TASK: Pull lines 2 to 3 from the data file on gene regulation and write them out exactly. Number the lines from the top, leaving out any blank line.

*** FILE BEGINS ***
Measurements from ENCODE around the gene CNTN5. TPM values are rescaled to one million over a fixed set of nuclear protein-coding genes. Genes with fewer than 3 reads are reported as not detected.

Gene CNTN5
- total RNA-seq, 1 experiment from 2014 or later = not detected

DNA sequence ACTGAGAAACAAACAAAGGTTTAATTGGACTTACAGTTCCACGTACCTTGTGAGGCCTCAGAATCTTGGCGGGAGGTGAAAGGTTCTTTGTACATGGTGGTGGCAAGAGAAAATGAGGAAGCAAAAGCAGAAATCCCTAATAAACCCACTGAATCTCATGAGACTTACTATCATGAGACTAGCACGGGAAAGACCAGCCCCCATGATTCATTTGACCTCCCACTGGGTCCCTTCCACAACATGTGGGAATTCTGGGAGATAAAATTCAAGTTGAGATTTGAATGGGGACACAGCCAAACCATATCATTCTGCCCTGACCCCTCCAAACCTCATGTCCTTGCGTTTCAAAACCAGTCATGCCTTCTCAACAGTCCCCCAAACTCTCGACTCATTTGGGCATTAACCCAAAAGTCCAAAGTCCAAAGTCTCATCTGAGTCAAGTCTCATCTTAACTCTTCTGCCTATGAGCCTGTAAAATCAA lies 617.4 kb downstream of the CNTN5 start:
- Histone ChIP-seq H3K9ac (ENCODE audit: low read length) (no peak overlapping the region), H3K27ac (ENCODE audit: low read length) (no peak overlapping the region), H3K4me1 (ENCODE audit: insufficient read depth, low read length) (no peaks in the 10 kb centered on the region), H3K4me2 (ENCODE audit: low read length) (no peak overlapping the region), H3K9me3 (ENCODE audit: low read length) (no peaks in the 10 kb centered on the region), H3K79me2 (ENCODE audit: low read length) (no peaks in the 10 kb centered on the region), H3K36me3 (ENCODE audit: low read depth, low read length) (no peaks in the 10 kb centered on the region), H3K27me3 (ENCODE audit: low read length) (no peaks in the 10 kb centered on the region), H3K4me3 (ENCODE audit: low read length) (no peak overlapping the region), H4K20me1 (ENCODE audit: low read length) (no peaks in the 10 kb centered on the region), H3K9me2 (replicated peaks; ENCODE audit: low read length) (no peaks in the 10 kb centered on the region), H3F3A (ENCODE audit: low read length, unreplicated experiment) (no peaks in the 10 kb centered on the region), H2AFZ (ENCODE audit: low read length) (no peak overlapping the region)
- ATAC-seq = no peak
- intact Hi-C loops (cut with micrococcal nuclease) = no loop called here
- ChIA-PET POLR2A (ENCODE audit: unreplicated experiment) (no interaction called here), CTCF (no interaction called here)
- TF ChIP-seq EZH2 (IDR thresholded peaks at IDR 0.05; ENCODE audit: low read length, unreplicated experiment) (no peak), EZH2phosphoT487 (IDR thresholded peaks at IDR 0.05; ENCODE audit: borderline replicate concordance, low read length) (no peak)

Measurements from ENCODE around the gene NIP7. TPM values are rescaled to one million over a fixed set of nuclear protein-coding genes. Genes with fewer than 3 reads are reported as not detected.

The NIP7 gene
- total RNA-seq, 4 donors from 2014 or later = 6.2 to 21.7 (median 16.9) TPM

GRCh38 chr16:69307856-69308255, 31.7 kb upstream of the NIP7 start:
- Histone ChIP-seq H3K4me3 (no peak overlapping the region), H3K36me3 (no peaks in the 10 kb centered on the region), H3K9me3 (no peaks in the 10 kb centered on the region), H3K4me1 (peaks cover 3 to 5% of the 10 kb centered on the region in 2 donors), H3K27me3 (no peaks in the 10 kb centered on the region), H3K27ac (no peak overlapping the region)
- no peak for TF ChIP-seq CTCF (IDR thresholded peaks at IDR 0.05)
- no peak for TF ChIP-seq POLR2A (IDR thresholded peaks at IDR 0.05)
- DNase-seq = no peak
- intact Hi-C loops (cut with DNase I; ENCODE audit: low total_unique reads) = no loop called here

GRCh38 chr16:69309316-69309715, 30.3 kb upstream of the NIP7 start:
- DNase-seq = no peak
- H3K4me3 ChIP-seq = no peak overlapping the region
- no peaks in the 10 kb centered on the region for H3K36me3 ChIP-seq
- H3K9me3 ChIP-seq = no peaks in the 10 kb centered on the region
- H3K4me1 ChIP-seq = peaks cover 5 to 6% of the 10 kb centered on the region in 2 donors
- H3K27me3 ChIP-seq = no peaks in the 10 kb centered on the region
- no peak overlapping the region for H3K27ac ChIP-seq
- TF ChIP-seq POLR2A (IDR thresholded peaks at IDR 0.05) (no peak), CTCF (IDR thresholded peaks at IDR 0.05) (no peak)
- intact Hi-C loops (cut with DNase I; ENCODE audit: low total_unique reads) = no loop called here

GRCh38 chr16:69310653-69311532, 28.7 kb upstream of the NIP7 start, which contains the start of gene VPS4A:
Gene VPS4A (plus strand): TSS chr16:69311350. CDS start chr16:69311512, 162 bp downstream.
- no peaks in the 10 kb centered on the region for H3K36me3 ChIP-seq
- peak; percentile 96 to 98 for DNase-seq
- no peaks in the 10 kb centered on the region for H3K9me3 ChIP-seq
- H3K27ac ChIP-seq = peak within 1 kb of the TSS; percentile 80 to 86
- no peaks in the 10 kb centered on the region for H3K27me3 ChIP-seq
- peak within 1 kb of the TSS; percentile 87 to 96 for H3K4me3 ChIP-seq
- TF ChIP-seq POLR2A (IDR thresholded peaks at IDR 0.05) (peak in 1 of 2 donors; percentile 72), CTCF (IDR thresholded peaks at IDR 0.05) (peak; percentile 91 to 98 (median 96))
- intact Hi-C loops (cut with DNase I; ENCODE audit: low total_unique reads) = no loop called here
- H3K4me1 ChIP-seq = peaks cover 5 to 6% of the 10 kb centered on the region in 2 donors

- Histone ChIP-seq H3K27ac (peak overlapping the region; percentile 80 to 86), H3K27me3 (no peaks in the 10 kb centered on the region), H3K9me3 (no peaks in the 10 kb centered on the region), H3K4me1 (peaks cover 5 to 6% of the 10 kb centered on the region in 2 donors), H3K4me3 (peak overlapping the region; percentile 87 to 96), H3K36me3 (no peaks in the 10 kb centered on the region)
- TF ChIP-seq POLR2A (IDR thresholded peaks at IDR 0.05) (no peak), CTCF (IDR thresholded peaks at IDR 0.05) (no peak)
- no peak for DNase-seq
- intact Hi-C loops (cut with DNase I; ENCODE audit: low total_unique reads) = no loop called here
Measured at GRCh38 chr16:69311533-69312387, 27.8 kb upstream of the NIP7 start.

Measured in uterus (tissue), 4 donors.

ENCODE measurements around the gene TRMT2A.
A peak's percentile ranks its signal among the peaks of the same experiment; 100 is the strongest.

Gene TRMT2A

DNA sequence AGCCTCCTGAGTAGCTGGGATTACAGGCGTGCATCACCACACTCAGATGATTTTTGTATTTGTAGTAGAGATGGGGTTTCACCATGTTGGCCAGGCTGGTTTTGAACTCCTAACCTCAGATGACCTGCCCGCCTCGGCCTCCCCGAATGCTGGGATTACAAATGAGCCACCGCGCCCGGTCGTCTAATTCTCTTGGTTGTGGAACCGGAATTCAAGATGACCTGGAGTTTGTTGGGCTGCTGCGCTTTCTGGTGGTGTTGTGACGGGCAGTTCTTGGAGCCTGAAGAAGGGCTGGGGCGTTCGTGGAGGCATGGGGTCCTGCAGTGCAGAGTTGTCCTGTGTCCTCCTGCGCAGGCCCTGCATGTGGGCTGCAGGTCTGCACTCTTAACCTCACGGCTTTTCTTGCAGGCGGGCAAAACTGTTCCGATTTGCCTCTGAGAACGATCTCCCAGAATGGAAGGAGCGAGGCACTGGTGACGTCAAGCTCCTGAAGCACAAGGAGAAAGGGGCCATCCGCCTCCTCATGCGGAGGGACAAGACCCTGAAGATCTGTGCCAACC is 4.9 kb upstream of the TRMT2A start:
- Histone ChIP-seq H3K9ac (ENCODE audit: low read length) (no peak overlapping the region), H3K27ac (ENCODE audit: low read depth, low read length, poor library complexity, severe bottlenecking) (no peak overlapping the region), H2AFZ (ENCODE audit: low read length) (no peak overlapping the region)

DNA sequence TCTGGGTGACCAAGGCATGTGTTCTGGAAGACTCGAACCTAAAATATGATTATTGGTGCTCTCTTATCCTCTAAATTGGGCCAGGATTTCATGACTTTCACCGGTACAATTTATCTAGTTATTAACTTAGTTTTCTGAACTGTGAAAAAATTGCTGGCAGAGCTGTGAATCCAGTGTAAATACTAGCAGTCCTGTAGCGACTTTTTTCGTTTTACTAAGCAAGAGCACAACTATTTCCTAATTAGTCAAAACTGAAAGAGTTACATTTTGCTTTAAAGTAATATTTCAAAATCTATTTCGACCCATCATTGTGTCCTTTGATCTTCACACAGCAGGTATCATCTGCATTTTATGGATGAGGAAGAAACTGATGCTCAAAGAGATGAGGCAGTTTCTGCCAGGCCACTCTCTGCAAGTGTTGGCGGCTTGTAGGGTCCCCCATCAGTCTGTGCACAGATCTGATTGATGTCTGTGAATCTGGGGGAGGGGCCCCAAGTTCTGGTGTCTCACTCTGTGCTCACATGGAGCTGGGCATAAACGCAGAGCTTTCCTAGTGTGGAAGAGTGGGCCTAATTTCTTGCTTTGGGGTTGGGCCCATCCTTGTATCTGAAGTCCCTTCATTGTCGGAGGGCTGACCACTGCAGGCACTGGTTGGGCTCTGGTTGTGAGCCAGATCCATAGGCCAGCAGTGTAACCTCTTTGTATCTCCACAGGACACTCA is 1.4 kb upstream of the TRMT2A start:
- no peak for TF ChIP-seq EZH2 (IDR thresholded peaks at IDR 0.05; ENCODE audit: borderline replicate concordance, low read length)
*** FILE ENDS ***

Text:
Gene CNTN5
- total RNA-seq, 1 experiment from 2014 or later = not detected